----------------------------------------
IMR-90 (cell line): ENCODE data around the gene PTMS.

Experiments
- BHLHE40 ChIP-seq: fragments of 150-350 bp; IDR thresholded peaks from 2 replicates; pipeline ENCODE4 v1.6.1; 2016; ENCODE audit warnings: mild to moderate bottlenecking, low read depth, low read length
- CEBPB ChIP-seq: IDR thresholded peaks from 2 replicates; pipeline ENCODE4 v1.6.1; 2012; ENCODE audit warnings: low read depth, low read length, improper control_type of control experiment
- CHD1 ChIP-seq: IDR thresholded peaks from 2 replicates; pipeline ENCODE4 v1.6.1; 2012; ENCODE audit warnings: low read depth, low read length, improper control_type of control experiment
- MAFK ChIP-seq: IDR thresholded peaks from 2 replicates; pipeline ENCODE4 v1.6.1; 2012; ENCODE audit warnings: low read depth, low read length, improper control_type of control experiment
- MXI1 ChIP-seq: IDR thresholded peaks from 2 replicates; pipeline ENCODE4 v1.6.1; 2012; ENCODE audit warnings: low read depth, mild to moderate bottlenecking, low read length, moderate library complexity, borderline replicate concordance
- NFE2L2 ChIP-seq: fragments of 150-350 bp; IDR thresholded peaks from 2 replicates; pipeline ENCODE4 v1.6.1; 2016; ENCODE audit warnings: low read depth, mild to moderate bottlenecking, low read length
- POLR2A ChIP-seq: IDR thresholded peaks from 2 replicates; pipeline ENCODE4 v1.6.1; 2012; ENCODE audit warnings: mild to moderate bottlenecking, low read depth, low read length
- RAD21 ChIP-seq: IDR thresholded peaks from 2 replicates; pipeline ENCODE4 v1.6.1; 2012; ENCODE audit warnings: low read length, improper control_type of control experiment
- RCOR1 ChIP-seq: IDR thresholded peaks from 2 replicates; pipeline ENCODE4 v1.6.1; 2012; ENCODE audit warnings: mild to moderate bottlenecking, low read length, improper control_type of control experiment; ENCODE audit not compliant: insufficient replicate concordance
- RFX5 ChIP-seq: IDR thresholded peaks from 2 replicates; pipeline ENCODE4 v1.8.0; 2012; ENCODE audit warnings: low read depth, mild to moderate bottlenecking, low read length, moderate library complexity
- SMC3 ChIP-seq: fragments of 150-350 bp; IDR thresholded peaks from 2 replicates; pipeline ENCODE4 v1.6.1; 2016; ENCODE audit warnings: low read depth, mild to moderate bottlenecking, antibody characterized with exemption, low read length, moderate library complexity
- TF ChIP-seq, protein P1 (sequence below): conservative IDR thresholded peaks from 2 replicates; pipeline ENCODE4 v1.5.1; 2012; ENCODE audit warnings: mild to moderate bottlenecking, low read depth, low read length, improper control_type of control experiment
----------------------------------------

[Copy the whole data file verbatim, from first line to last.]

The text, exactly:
IMR-90 (cell line): ENCODE data around the gene PTMS.

Experiments
- BHLHE40 ChIP-seq: fragments of 150-350 bp; IDR thresholded peaks from 2 replicates; pipeline ENCODE4 v1.6.1; 2016; ENCODE audit warnings: mild to moderate bottlenecking, low read depth, low read length
- CEBPB ChIP-seq: IDR thresholded peaks from 2 replicates; pipeline ENCODE4 v1.6.1; 2012; ENCODE audit warnings: low read depth, low read length, improper control_type of control experiment
- CHD1 ChIP-seq: IDR thresholded peaks from 2 replicates; pipeline ENCODE4 v1.6.1; 2012; ENCODE audit warnings: low read depth, low read length, improper control_type of control experiment
- MAFK ChIP-seq: IDR thresholded peaks from 2 replicates; pipeline ENCODE4 v1.6.1; 2012; ENCODE audit warnings: low read depth, low read length, improper control_type of control experiment
- MXI1 ChIP-seq: IDR thresholded peaks from 2 replicates; pipeline ENCODE4 v1.6.1; 2012; ENCODE audit warnings: low read depth, mild to moderate bottlenecking, low read length, moderate library complexity, borderline replicate concordance
- NFE2L2 ChIP-seq: fragments of 150-350 bp; IDR thresholded peaks from 2 replicates; pipeline ENCODE4 v1.6.1; 2016; ENCODE audit warnings: low read depth, mild to moderate bottlenecking, low read length
- POLR2A ChIP-seq: IDR thresholded peaks from 2 replicates; pipeline ENCODE4 v1.6.1; 2012; ENCODE audit warnings: mild to moderate bottlenecking, low read depth, low read length
- RAD21 ChIP-seq: IDR thresholded peaks from 2 replicates; pipeline ENCODE4 v1.6.1; 2012; ENCODE audit warnings: low read length, improper control_type of control experiment
- RCOR1 ChIP-seq: IDR thresholded peaks from 2 replicates; pipeline ENCODE4 v1.6.1; 2012; ENCODE audit warnings: mild to moderate bottlenecking, low read length, improper control_type of control experiment; ENCODE audit not compliant: insufficient replicate concordance
- RFX5 ChIP-seq: IDR thresholded peaks from 2 replicates; pipeline ENCODE4 v1.8.0; 2012; ENCODE audit warnings: low read depth, mild to moderate bottlenecking, low read length, moderate library complexity
- SMC3 ChIP-seq: fragments of 150-350 bp; IDR thresholded peaks from 2 replicates; pipeline ENCODE4 v1.6.1; 2016; ENCODE audit warnings: low read depth, mild to moderate bottlenecking, antibody characterized with exemption, low read length, moderate library complexity
- TF ChIP-seq, protein P1 (sequence below): conservative IDR thresholded peaks from 2 replicates; pipeline ENCODE4 v1.5.1; 2012; ENCODE audit warnings: mild to moderate bottlenecking, low read depth, low read length, improper control_type of control experiment